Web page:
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21. Philosophia Christi: Volume > 11 > Issue: 2
Corey Miller Natural Law in Judaism
22. Philosophia Christi: Volume > 11 > Issue: 2
Gregory J. Kerr Soldier Boy: The War between Michael and Lucifer
23. Philosophia Christi: Volume > 12 > Issue: 1
Stewart Goetz The God of Consciousness: A Review Essay on Recent Work by J. P. Moreland
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In his two first-rate books, Consciousness and the Existence of God: A Theistic Argument and The Recalcitrant Imago Dei: Human Persons and the Failure of Naturalism, J. P. Moreland argues that our existence as conscious beings presents insurmountable problems for naturalism and evidence for theism. In this review, I summarize Moreland’s treatment of three issues in scientific theory acceptance, which he claims are relevant to determining which world­view, theism or naturalism, is better able to explain the existence of conscious mental entities. I then raise some questions about their supposed relevance and conclude with some thoughts about the simplicity and immateriality of the soul.
24. Philosophia Christi: Volume > 12 > Issue: 1
Steve Schley Knowledge of God
25. Philosophia Christi: Volume > 12 > Issue: 1
Tim Weldon The Vision of Gabriel Marcel: Epistemology, Human Person, the Transcendent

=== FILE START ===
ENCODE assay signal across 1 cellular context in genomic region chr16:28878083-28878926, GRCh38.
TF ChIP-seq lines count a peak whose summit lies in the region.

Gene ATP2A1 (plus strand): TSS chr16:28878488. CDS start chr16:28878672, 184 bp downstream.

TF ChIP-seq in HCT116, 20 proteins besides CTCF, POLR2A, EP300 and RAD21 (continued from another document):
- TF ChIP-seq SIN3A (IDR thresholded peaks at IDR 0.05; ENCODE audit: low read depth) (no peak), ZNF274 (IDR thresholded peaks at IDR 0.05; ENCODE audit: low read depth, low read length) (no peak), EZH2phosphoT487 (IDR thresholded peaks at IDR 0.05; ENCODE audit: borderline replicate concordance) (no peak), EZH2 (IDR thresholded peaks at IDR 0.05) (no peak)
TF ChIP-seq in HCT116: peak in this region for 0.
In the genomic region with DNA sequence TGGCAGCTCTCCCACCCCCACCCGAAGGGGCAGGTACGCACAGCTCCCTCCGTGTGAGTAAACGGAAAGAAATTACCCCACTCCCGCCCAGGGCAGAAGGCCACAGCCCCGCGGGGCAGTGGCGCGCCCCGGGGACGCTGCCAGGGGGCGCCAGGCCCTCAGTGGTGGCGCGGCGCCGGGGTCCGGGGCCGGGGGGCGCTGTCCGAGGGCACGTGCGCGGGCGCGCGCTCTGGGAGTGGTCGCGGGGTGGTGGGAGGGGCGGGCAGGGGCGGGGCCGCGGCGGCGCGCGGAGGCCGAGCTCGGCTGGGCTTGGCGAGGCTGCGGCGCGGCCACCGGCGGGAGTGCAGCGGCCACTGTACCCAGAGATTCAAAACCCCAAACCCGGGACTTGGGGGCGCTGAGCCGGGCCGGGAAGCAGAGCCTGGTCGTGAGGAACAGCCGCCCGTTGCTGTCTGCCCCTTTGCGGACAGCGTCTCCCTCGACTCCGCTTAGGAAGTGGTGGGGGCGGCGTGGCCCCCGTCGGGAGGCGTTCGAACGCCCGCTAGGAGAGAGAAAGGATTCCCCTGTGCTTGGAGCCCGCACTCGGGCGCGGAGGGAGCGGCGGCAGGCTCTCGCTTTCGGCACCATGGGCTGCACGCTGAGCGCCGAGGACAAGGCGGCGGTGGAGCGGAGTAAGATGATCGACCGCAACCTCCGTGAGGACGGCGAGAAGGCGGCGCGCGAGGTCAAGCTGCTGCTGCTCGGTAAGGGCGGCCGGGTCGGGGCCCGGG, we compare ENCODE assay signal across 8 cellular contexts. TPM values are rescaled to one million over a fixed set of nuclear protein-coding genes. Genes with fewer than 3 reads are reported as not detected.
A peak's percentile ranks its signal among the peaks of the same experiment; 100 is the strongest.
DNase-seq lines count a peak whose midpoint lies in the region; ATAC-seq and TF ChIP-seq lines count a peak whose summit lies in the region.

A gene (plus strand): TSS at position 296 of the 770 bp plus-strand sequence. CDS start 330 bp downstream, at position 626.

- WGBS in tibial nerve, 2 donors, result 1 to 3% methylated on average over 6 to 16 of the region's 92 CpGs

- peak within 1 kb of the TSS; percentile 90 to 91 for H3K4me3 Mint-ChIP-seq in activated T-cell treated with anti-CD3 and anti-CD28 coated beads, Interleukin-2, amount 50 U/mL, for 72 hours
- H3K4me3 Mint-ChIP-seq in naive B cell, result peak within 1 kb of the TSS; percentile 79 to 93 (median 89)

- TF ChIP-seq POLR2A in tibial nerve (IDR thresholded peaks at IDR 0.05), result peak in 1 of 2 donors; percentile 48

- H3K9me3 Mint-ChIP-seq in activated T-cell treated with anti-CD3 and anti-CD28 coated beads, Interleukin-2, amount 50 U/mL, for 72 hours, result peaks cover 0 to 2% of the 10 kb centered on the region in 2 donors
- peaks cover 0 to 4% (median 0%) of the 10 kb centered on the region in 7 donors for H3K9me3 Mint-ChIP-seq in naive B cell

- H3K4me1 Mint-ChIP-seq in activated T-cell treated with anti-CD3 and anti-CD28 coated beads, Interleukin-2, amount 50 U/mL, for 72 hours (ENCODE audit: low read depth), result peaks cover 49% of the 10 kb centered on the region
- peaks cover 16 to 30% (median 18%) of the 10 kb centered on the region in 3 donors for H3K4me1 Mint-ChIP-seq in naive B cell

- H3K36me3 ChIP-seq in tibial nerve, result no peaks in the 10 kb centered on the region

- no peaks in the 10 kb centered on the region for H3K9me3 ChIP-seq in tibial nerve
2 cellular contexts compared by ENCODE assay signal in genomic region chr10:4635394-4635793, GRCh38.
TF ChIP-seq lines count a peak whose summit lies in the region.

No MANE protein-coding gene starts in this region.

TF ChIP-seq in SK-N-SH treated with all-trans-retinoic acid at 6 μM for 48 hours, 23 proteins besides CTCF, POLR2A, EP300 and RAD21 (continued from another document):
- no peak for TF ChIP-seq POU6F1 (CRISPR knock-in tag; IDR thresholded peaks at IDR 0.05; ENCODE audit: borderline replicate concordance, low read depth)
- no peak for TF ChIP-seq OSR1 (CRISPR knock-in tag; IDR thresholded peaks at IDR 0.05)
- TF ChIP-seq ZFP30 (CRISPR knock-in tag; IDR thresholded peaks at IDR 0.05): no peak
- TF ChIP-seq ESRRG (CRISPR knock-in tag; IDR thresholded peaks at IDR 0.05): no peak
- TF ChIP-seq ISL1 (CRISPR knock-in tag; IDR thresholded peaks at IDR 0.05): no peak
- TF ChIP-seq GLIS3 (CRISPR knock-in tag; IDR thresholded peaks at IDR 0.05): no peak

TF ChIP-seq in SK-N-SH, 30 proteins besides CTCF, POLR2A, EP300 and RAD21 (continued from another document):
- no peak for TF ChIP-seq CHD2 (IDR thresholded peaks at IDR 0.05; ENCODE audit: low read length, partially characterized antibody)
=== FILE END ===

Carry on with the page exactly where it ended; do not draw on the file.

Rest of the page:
26. Philosophia Christi: Volume > 12 > Issue: 1
Jeremy A. Evans Loving Wisdom: Christian Philosophy of Religion
27. Philosophia Christi: Volume > 12 > Issue: 1
Adam Wood On Aquinas
28. Philosophia Christi: Volume > 12 > Issue: 1
Michael W. Austin God and the Reach of Reason: C. S. Lewis, David Hume, and Bertrand Russell
29. Philosophia Christi: Volume > 12 > Issue: 1
Gregory E. Ganssle Tactics: A Game Plan for Discussing Your Christian Convictions
30. Philosophia Christi: Volume > 12 > Issue: 1
Michael S. Jones God’s Rivals: Why Has God Allowed Different Religions? Insights from the Bible and the Early Church
31. Philosophia Christi: Volume > 12 > Issue: 2
William Lane Craig Much Ado about Nothing: A Review Essay on The Grand Design
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While declaring philosophy to be dead, Hawking and Mlodinow are deeply engaged in philosophical speculation. Their treatment of the origin and fine-tuning of the universe, though unsympathetic to theism, turns out upon examination to be quite supportive of natural theology.
32. Philosophia Christi: Volume > 12 > Issue: 2
Francis J. Beckwith Guidance for Doting and Peeping Thomists: A Review Essay of Aquinas: A Beginner’s Guide
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This essay is a review of Edward Feser’s Aquinas: A Beginner’s Guide. In the first part, the author summarizes the book’s five chapters, drawing attention to Feser’s application of Aquinas’s thought to contemporary philosophical problems. Part 2 is dedicated to Feser’s Thomistic analysis of Intelligent Design (ID). The author explains Feser’s case and why Aquinas’s “Fifth Way,” which is often labeled a “design argument,” depends on a philosophy of nature that ID’s methods implicitly reject.